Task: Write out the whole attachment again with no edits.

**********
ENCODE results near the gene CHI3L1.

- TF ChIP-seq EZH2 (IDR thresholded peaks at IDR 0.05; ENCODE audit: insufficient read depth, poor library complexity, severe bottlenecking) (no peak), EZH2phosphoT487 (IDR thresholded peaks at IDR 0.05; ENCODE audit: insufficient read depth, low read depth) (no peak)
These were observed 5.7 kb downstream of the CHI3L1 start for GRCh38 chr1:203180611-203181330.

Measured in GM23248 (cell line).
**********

ENCODE results near the gene CHI3L1.

- TF ChIP-seq EZH2 (IDR thresholded peaks at IDR 0.05; ENCODE audit: insufficient read depth, poor library complexity, severe bottlenecking) (no peak), EZH2phosphoT487 (IDR thresholded peaks at IDR 0.05; ENCODE audit: insufficient read depth, low read depth) (no peak)
These were observed 5.7 kb downstream of the CHI3L1 start for GRCh38 chr1:203180611-203181330.

Measured in GM23248 (cell line).